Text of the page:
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Nettle Pesto

Bright green fresh nettle leaves make a light, floral nettle pesto with plenty of garlic and parmesan cheese. Swirl it into pasta, or add it to toast, quiche, and more.

Simple Nettle Pesto Recipe

“Bring home some nettles,” I told my husband a few weeks ago as we parted ways on a sunny San Francisco Saturday. I was headed to the farmers’ market and the pool and he was off to spend the afternoon with his parents in Inverness, a place where you could almost eat off the land. Depending on the season, there are blackberries, thimbleberries, miner’s lettuce (for salads!), fiddlehead ferns, wild fennel, nettles, mushrooms, and probably more I don’t even know about growing rampant in forests and fields. Availing oneself of nature’s bounty can be as easy as pulling on a pair of gloves and heading out into the wild (or, you know, pulling stuff growing alongside the road).

Being the good egg he is he didn’t even question why I wanted him to bring me nettles, especially since the last time we’d been out there together I went for a run out to Arch Rock, and though I’d just delicately brushed against some greens growing alongside the trail – I knew better, honestly – it was enough to produce that stingy, painful rash that makes you think immediately what an idiot I am. (And then of course you’ll whinge about it later to your patient spouse who will offer sympathy and calamine lotion in equal measure.) I mean, I have a history with nettles and it’s not been pretty – backpacking trips where I’ve unwittingly strode through an overgrown meadow pockmarked with the stuff, leaving me with an unpleasant, lingering sting for the remainder of the trip; the way I always confuse it with another, more benign plant and suffer the consequences; how I blithely believe I’m immune and reap the ‘reward’ (also see: poison oak, but I won’t get into that here).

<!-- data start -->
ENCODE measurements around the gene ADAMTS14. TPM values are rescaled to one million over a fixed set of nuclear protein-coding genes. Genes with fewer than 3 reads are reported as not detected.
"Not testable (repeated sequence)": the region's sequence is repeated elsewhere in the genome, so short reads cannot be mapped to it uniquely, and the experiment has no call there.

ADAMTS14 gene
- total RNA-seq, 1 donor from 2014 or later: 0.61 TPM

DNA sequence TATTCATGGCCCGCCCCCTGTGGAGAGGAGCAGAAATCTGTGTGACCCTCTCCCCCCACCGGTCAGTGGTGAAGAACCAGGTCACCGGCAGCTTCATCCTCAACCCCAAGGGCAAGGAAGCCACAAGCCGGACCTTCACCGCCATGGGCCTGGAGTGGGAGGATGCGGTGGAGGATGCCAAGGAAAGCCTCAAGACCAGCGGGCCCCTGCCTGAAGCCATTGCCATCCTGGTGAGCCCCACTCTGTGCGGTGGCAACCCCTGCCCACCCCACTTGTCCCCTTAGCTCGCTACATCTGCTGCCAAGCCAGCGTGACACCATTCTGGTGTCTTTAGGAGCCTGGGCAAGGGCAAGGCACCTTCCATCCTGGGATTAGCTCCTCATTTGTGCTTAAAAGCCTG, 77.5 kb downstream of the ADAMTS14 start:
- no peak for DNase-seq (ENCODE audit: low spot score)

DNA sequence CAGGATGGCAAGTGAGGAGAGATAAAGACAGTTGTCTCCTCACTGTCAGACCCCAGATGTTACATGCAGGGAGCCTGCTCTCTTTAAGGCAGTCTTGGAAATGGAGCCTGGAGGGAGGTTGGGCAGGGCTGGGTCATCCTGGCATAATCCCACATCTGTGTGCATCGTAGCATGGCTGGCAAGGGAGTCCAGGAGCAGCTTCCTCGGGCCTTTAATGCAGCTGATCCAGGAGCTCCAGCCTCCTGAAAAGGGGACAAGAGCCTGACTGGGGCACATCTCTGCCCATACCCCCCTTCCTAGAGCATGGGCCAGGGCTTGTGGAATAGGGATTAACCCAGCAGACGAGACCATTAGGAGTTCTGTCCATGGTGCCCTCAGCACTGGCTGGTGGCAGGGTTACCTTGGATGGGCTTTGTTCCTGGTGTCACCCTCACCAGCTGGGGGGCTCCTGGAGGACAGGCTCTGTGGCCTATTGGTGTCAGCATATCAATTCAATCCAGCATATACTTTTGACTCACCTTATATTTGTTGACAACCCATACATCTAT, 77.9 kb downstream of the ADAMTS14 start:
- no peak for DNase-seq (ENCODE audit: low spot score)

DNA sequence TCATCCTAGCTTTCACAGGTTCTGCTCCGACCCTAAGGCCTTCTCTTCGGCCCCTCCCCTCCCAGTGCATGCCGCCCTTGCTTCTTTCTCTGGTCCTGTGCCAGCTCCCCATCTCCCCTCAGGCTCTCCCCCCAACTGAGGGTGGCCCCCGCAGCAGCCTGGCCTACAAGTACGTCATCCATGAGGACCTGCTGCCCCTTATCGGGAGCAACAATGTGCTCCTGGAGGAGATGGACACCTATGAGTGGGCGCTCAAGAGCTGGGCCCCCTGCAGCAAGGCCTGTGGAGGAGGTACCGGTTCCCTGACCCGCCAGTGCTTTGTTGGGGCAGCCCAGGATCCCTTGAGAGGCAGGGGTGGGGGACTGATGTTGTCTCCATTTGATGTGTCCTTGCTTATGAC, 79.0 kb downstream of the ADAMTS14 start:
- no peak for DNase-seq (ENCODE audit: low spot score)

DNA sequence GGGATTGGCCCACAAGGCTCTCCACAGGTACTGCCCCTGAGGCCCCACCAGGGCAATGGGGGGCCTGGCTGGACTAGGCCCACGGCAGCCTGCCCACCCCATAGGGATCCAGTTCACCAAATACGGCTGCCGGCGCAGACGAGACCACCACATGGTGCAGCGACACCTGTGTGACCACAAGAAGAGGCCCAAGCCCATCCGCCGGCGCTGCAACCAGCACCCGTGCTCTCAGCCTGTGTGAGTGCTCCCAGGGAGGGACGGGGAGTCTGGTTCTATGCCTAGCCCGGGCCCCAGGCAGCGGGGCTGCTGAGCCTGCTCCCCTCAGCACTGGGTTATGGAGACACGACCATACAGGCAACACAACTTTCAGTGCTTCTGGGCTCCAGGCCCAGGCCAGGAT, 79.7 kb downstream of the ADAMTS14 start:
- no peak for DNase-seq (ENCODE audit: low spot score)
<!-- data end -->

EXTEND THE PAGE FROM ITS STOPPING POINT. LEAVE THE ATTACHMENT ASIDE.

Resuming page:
But barring all that I’ve been wanting to do … something in the kitchen with nettles for a long time. Nettles are high in iron, potassium, manganese, calcium, and vitamins A and C (also a decent source of protein) – and any vegetable that can provide a great nutritional bang for the effort to make it is always appealing to me. Plus, growing wild, nearby, all I’d (err – he’d) have to do was go pick them … This is how I spend my free time: thinking up cooking projects. I thought about making a brothy, flavorful spring soup … or tea, reputed to be good for allergies … maybe a pesto …

Yes – pesto! This seemed the natural choice as I’m mildly obsessed with pesto in general and love to experiment with different combinations: straight-up traditional with basil and pine nuts, almond and spinach, cheeseless, with parsley, etc. etc. Plus I didn’t have time to explore my nettle options when I received them late-ish that night other than to shake off the bugs (sorry, little earthworm) with a pang and boil them until they wilted and their sting subsided. This is the secret to eating nettles: pick wearing thick gloves and a long-sleeved shirt (and pants), and as soon as possible plunge into a pot of boiling water. This diffuses the uncomfortable stinging part – though it’s inevitable you may receive a few whilst picking – and you’ll be left with a sleek, slick pile of vivid green leaves.

My nettles rested awhile in the fridge before I had time to fold them along with pine nuts and parmesan cheese into a very traditional pesto recipe that nonetheless tasted unique: fresh and bright, with a subtle undertone and spring. Next time I might try the nettles twirled with almonds and will use a lighter hand with the cheese (or perhaps no cheese at all). This is not to say the pesto I produced wasn’t delicious. It was: slightly floral, slightly woodsy, slightly (but only just) reminiscent of spinach. I tossed it with whole wheat spaghetti and chopped, steamed asparagus and served it as part of our Sunday Dinner the other night. That was also the night I started to come down with what would turn into a rather wicked spring cold so I have fond memories of that pesto being the last thing I could really … taste for the rest of the week.